Burnham-On-Sea author returns from 'gruelling' Mongolia trek
explorer and author Michael Turner has just returned from a 'gruelling'
trek through Mongolia, which was the 90th country that he has visited.
63 year-old joined a 13-day Franco-Mongolian expedition through
the fabled Mongolian steppes before descending in altitude to the
legendary Gobi Desert.
says the experience revealed why Mongolia is a niche traveller destination.
is three times the size of France with a population of only 3 million:
a third of whom are nomads. Britain has a population density of
two people the size of a rugby pitch compared to Mongolia of two
per square kilometre."
of the countrys places of interest are not served by public
transport and are scores of miles from paved roads."
glaciated uplands, waterfalls, monasteries and sand dunes are only
reached by using Mongolian drivers who know every bumpy, rocky,
stony, gravel, sand and mud track, that are their B-roads, which
lack sign posts."
adventurous car hire driver could easily become hopelessly lost,
when another person might not be seen for days."
non-descript towns are of Russian architecture. Hence the visitor
is typically attracted to the nomadic culture of the unforgiving
and harsh steppes and desert, that are also home to Tibetan, Buddhist
wayfarer will keep clean by bathing in rivers, dodging slabs of
ice, who uses this water to wash clothes in a basin and to cook
over a wood-fuelled stove in gers. These are the famous, portable,
round homes in which the adventurer will stay for a night or two
with a family before moving to another ger camp."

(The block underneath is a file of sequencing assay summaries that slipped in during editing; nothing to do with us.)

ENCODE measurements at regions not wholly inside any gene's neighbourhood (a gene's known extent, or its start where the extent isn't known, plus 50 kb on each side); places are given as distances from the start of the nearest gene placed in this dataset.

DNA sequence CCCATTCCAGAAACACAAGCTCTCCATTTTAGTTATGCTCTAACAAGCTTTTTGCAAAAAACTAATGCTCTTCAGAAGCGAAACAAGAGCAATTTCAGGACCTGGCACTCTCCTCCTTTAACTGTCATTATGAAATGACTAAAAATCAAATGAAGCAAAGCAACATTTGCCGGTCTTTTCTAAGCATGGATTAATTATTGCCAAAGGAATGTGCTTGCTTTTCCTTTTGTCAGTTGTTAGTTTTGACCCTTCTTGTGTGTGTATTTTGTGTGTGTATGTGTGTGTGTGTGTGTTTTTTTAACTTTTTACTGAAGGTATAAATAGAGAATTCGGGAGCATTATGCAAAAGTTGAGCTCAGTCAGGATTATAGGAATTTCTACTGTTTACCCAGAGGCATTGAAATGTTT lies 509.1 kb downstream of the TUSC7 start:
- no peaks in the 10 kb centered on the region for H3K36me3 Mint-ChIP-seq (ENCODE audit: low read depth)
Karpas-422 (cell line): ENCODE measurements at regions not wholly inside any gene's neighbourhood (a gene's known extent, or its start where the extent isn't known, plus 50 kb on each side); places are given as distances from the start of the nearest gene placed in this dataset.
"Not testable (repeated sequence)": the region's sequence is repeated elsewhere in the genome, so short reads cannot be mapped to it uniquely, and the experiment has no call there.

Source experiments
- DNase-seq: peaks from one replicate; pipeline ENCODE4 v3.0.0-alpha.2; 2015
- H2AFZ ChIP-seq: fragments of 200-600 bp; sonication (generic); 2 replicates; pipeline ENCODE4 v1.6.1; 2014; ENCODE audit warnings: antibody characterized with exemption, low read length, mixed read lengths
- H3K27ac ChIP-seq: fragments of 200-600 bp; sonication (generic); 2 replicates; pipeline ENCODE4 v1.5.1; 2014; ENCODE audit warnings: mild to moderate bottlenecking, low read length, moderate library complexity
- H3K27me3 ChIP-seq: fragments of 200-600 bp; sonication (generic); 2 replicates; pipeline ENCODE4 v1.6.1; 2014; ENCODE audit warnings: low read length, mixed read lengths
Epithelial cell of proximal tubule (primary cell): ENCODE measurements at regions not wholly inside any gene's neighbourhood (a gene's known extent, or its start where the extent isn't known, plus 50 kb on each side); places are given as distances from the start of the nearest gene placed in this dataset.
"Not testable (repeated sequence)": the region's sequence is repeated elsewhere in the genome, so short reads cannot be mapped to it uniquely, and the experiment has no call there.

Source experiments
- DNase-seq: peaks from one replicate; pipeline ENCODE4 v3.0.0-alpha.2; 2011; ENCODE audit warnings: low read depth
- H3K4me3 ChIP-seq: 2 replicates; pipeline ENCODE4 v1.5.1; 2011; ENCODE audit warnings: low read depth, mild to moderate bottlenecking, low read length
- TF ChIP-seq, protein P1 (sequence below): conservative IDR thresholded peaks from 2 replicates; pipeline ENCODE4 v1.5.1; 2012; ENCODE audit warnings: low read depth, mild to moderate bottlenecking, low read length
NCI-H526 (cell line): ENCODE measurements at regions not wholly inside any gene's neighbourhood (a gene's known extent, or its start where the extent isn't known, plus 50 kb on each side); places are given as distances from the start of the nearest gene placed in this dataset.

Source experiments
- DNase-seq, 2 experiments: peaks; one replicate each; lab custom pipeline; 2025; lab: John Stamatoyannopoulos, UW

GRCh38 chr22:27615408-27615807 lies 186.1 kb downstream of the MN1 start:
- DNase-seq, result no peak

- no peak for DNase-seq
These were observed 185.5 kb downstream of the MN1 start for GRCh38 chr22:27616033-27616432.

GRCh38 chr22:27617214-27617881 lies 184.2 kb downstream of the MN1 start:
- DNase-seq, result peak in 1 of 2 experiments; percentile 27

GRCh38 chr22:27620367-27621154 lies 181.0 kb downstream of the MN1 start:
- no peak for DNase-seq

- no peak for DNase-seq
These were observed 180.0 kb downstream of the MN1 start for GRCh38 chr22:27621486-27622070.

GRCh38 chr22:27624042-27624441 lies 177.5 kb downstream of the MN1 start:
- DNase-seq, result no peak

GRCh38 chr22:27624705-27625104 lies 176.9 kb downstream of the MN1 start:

is this domestic experience with families who heard: yak, cattle,
horses, camels, sheep and goats that ensures Mongolia provides a
unique visitor experience to the hardy explorer."
may never upgrade to comfortable lodging with enough heated gers
and hot showers that are vital to attract the older clientele."
says he only saw two other 'older' travellers who were in their
late 50s, since the average age is 20-35.
says the hardships provide a spiritual sympathy with folk who maintain
a remote, nomadic tradition, dating back to the age of the revered
Chinggis Khaan, which makes a visit to Mongolia worthwhile.
in the countryside is so harsh with its bleak and barren landscape,
shrouded with an icy wind from Russia, that most city dwellers hardly
venture into the mountains, steppes or desert."
they may overnight in the local Terelj National Park or visit a
distant town by bus or car. Hence, I saw more of Mongolia than the
average Mongolian because I covered 3,000 kilometres."
speaking, the high point of the expedition was when I was one of
the oldest men to scramble up the countrys highest dune in
the Gobi Desert. Half way up the 300m high dune, the packed-sand
becomes loose; therefore, it was one step and three down."
adds that he'd never seen a range of dunes so high that stretched
reward was to sit straddled across the ridge, gazing at the plethora
of shapes of the lower dunes. I did not have time to travel hundreds
of kilometres to the annual eagle festival that was a must for all
adds that the journey was so therapeutic that returning to the resort
of Burnham-On-Sea is going to be a long holiday. Time will be spent
uploading his 30 videos to Playlist, Turners Travels on Youtube,
which he hopes will receive many views and comments from local readers.